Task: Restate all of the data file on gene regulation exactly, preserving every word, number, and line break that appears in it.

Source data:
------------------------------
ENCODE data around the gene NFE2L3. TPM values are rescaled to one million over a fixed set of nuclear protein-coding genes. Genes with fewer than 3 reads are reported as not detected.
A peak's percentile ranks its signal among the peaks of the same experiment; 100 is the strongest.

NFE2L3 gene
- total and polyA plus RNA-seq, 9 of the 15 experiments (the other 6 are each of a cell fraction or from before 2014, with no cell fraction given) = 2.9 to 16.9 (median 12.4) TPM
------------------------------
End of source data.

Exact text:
ENCODE data around the gene NFE2L3. TPM values are rescaled to one million over a fixed set of nuclear protein-coding genes. Genes with fewer than 3 reads are reported as not detected.
A peak's percentile ranks its signal among the peaks of the same experiment; 100 is the strongest.

NFE2L3 gene
- total and polyA plus RNA-seq, 9 of the 15 experiments (the other 6 are each of a cell fraction or from before 2014, with no cell fraction given) = 2.9 to 16.9 (median 12.4) TPM